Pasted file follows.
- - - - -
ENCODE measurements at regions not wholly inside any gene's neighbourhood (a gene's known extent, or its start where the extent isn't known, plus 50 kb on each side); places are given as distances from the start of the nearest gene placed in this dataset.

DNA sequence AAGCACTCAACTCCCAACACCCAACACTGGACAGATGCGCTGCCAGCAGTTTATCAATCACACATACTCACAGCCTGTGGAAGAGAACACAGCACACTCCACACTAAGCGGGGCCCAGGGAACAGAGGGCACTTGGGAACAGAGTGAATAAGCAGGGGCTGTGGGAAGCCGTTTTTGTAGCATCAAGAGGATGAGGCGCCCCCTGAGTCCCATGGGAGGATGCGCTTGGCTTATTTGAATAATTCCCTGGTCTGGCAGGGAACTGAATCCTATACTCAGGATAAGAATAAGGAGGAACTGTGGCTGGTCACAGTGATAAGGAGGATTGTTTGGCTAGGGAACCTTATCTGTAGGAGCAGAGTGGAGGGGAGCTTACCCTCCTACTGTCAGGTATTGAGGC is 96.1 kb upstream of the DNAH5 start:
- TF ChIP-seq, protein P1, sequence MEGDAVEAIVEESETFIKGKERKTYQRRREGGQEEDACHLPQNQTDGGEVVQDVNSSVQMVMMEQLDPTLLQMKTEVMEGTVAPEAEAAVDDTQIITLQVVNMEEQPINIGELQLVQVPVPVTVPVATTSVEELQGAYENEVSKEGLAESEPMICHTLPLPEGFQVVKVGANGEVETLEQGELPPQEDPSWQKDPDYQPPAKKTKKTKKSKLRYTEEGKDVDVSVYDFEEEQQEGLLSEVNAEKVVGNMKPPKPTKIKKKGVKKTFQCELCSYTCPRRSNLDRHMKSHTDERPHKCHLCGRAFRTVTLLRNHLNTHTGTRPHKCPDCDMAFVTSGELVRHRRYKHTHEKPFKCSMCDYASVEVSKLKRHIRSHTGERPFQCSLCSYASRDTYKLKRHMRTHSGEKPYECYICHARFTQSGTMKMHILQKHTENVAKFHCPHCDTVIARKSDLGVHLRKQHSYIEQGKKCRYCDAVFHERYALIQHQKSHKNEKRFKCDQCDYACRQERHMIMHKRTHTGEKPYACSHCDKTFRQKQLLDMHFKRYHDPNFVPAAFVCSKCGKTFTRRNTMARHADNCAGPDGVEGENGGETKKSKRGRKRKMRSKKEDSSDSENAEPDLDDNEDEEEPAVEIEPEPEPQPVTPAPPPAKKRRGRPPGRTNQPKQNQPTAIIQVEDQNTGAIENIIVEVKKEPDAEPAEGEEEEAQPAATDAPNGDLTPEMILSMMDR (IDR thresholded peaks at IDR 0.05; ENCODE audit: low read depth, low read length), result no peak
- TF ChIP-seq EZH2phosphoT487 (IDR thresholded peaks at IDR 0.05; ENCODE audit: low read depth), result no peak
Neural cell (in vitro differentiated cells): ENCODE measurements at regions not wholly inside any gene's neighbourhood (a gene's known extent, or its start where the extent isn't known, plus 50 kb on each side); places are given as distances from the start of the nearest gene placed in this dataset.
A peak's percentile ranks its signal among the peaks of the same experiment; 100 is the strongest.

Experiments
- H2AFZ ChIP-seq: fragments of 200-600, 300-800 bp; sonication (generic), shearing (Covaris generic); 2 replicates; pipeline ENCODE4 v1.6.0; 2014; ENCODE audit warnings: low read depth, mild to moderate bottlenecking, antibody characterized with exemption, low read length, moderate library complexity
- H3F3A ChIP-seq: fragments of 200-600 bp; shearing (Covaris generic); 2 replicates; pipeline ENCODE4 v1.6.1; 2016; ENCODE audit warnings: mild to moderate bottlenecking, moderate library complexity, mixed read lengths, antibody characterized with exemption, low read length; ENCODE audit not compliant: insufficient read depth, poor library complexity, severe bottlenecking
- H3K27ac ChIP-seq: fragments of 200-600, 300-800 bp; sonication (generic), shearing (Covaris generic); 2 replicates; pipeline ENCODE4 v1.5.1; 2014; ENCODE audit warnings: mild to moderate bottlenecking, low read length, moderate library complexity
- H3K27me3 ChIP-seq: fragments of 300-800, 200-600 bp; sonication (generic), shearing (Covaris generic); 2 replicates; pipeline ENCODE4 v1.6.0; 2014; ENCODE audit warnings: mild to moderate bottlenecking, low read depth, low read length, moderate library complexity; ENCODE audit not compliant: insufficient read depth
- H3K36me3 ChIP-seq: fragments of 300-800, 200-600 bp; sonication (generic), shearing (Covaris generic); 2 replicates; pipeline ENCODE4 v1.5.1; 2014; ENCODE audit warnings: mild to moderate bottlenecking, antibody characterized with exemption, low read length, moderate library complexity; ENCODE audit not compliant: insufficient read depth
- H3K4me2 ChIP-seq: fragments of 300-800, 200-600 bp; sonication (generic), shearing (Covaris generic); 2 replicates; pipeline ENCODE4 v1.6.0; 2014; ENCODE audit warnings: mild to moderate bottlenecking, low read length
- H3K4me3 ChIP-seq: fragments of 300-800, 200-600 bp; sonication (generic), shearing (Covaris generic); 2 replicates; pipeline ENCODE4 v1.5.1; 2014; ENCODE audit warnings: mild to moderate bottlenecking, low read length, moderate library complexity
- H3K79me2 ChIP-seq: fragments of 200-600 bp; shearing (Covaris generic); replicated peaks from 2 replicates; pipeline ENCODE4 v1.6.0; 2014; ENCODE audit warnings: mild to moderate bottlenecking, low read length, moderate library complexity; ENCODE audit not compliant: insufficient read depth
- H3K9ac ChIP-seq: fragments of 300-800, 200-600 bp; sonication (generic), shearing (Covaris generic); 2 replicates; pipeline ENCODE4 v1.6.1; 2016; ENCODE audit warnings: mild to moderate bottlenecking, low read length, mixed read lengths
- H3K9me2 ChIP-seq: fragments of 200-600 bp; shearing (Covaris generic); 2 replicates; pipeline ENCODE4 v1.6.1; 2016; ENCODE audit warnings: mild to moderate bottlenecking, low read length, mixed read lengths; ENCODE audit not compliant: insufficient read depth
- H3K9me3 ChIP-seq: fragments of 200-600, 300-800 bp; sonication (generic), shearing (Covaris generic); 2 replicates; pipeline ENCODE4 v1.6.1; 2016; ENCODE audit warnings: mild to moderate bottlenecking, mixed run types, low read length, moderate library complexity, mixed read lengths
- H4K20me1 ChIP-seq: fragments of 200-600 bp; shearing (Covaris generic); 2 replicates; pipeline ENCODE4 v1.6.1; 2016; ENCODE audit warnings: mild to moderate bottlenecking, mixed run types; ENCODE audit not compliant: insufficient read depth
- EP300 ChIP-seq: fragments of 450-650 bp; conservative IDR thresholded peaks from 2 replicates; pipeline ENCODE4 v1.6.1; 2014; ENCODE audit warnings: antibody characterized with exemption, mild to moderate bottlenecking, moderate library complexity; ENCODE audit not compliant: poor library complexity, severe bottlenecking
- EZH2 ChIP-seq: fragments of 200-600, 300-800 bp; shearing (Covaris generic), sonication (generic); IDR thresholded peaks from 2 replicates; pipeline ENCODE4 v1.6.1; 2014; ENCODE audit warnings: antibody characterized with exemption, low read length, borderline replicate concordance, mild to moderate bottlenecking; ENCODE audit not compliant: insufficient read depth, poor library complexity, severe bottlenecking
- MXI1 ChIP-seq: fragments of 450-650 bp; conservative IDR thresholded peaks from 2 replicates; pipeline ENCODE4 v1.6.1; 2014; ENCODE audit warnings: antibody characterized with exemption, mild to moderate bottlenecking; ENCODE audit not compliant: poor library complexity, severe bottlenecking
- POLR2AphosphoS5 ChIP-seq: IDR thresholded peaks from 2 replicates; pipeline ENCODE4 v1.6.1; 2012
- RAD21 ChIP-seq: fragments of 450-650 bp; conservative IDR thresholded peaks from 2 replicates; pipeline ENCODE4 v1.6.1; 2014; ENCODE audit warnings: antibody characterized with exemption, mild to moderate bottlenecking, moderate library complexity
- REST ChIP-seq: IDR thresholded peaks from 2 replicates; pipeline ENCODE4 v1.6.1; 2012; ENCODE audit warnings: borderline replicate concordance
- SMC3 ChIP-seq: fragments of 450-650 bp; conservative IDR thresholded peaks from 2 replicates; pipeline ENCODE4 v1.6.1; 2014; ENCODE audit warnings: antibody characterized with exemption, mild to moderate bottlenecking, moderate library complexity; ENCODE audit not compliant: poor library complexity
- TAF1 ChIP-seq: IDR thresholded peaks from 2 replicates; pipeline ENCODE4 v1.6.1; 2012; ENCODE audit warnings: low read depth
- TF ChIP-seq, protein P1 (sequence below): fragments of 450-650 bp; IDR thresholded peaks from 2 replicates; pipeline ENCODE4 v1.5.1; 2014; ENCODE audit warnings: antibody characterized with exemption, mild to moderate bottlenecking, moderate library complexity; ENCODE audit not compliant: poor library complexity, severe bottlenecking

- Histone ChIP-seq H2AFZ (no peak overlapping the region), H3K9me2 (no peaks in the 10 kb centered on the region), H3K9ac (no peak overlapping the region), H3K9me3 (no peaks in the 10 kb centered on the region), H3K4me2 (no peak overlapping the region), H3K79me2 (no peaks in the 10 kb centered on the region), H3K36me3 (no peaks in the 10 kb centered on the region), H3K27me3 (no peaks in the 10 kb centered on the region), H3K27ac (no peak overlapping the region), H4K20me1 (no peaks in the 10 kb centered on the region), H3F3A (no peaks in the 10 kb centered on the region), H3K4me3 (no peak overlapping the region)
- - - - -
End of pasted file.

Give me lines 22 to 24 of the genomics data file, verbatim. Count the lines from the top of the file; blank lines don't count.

- MXI1 ChIP-seq: fragments of 450-650 bp; conservative IDR thresholded peaks from 2 replicates; pipeline ENCODE4 v1.6.1; 2014; ENCODE audit warnings: antibody characterized with exemption, mild to moderate bottlenecking; ENCODE audit not compliant: poor library complexity, severe bottlenecking
- POLR2AphosphoS5 ChIP-seq: IDR thresholded peaks from 2 replicates; pipeline ENCODE4 v1.6.1; 2012
- RAD21 ChIP-seq: fragments of 450-650 bp; conservative IDR thresholded peaks from 2 replicates; pipeline ENCODE4 v1.6.1; 2014; ENCODE audit warnings: antibody characterized with exemption, mild to moderate bottlenecking, moderate library complexity